Hierarchical clustering of 266 samples based on differentially methylated CpG islands between ICC and NC4. This figure shows the unsupervised hierarchical clustering analysis of ICC and NC4 (top) using differentially methylated CpG islands (P < 0.01 and q < 0.05). ICC samples dominate the hypermethylated cluster, whereas NC4 samples fell in the cluster with the lowest methylation level. Samples are represented in columns and genes in rows.

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Common features between ICC and metastatic prostate cancer based on SCNV and mutational status

The reported aggressive behavior of ICC (5, 6) led us to investigate the molecular features of ICC in comparison with that of metastatic prostate cancer. From the independent SCNVs, in ICC, a binary matrix was created by including events with frequency >20% in ICC and q < 1.5 (Fig. 3). Then, unsupervised hierarchical clustering of combined genetic events in ICC, NC4, and metastatic prostate cancer was then performed. We identified four main clusters based on the frequency of genetic alteration. Clusters 1 and 2 each had a high frequency of SCNVs at 6q, 8p, and 3q. Metastatic and ICC samples constituted together 94% of cluster 1 and 100% of cluster 2. Deletions at 6q and 8p designate cluster 3 but no gains at 3q; metastatic and ICC samples comprised 75% of the cluster. Cluster 4 had the lowest frequency of SCNVs, where a subset of samples showed deletions at 6q and/or PTENloss (40.6%), but 8p and 3q events are lacking. NC4 was dominantly condensed in cluster 4 representing 47.5% of its samples. Other common events, PTENloss and SPOPmut, were heterogeneous in their distribution between clusters. This could be explained by the effects imposed by the events at 8p and 3q in defining the clusters. These results indicate that, in contrast to NC4, ICC is genetically comparable with metastatic prostate cancer. This clustering pattern continues to support the clinically observed aggressive behavior and metastatic potential of ICC.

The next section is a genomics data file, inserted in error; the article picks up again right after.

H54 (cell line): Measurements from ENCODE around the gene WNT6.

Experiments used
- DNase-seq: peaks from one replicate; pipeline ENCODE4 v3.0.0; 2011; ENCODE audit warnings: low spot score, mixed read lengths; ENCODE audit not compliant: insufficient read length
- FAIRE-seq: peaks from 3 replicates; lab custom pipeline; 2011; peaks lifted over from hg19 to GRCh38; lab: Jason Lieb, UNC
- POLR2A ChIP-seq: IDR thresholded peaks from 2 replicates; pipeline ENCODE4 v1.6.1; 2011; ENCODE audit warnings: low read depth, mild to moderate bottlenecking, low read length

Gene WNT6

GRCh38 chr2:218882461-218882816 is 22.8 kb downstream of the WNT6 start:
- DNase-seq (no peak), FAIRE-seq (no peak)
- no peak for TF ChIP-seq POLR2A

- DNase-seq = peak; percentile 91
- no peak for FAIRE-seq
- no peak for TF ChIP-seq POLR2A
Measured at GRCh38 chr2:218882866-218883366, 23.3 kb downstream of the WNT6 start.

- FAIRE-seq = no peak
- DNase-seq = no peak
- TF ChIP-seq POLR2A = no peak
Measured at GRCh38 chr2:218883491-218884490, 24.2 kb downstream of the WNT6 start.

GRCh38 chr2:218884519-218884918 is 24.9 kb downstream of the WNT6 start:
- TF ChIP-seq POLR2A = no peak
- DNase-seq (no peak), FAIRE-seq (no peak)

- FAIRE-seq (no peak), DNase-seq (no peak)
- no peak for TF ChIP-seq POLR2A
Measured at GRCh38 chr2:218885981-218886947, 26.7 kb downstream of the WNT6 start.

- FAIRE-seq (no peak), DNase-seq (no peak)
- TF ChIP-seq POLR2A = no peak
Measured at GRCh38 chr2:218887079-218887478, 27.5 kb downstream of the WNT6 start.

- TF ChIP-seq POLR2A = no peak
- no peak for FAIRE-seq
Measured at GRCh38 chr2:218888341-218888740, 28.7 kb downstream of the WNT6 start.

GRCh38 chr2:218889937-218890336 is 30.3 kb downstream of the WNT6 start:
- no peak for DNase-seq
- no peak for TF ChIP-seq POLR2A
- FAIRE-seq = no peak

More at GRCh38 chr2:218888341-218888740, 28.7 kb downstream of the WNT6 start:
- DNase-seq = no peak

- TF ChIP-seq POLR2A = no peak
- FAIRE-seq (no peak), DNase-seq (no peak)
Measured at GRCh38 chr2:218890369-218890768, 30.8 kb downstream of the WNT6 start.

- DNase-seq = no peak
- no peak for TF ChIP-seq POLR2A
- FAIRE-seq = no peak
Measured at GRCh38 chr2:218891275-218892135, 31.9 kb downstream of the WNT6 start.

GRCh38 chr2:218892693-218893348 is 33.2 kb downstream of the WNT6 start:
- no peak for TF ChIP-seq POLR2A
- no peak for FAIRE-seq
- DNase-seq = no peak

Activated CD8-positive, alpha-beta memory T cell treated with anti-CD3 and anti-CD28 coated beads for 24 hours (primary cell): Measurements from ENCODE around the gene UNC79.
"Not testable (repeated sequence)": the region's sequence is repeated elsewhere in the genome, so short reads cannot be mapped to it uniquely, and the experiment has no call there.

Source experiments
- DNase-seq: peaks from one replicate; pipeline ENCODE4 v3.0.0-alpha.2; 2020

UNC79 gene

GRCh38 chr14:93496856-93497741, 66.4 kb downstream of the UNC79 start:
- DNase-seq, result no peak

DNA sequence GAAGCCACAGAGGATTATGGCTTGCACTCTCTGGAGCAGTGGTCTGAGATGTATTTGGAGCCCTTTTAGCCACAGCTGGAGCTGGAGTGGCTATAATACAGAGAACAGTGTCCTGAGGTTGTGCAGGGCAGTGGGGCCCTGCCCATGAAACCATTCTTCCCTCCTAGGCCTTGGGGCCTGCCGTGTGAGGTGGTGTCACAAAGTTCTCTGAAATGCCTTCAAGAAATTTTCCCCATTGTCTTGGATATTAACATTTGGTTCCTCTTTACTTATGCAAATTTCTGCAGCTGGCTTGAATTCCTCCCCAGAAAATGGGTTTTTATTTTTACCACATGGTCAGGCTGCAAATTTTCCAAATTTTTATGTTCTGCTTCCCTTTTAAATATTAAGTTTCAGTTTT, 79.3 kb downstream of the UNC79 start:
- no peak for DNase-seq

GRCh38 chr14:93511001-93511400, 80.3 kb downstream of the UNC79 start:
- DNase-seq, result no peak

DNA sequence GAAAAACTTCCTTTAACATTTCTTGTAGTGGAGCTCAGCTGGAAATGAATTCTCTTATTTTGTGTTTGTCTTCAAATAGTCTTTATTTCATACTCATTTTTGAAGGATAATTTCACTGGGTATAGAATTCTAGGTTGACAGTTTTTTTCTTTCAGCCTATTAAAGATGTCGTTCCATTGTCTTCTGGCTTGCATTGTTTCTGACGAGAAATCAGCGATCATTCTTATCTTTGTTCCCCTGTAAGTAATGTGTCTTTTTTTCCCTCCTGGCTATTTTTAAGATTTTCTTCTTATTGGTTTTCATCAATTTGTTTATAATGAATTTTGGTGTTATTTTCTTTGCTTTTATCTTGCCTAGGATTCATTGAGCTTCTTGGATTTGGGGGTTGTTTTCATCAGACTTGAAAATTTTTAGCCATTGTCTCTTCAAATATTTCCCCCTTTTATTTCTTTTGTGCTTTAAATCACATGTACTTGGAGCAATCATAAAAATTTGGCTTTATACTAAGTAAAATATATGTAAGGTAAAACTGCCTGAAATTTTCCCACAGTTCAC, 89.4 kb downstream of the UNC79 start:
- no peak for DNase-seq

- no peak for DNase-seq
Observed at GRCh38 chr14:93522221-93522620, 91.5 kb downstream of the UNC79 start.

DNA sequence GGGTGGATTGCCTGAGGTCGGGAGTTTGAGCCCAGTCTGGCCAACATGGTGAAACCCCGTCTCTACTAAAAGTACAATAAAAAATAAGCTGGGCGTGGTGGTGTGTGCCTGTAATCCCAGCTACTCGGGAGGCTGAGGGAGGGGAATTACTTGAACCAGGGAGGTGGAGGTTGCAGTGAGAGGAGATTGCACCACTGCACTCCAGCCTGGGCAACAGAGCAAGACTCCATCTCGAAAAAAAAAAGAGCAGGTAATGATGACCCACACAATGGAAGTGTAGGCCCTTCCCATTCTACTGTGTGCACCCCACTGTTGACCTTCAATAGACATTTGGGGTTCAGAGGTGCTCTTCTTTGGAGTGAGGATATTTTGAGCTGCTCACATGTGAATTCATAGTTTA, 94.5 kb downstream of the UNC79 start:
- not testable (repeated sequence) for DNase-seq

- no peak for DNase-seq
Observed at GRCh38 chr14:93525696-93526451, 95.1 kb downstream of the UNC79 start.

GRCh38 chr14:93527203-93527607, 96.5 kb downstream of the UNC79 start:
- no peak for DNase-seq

Figure 3.

Hierarchical clustering of integrated primary TCGA and metastatic prostate cancer datasets (266 and 150 samples, respectively) based on genetic alteration similarities. This figure shows the unsupervised clustering analysis of ICC, NC4, and metastatic using binary data of the independent SCNV events with frequency >20% in ICC (q < 0.1.5). The dendrogram demonstrates hierarchical separation into four clusters. ICC and metastatic are grouped mainly in clusters 1 and 2 (n = 127, both) that is characterized by the highest frequency of genetic alteration at 8p, 6q, and 3q. In cluster 1, ICC and metastatic samples constituted together 94.5% (37.8% and 56.9%, respectively), but comprised 100% of the cluster 2. Cluster 3 (n = 188) is enriched with ICC and metastatic samples (42% and 33%, respectively), designated by 6q and 8p aberrations. The lack of 3q and 8p distinguishes cluster 4 (n = 101) where NC4 samples are mainly condensed (47%). NC4 is minimally represented in cluster 1 and 2 (5.5%). Samples are displayed in columns and genes are represented in rows.

Figure 3.

Hierarchical clustering of integrated primary TCGA and metastatic prostate cancer datasets (266 and 150 samples, respectively) based on genetic alteration similarities. This figure shows the unsupervised clustering analysis of ICC, NC4, and metastatic using binary data of the independent SCNV events with frequency >20% in ICC (q < 0.1.5). The dendrogram demonstrates hierarchical separation into four clusters. ICC and metastatic are grouped mainly in clusters 1 and 2 (n = 127, both) that is characterized by the highest frequency of genetic alteration at 8p, 6q, and 3q. In cluster 1, ICC and metastatic samples constituted together 94.5% (37.8% and 56.9%, respectively), but comprised 100% of the cluster 2. Cluster 3 (n = 188) is enriched with ICC and metastatic samples (42% and 33%, respectively), designated by 6q and 8p aberrations. The lack of 3q and 8p distinguishes cluster 4 (n = 101) where NC4 samples are mainly condensed (47%). NC4 is minimally represented in cluster 1 and 2 (5.5%). Samples are displayed in columns and genes are represented in rows.

Close modal

Validation of ICC genetic alterations in external datasets (WCM and HPFS/PHS cohorts)

Finally, we validated our results from TCGA data using two independent external cohorts and a mouse model. We selected the two key alterations in ICC for validation, PTENloss, and SPOPmut, discussed above.

PTENloss validation–human cohort.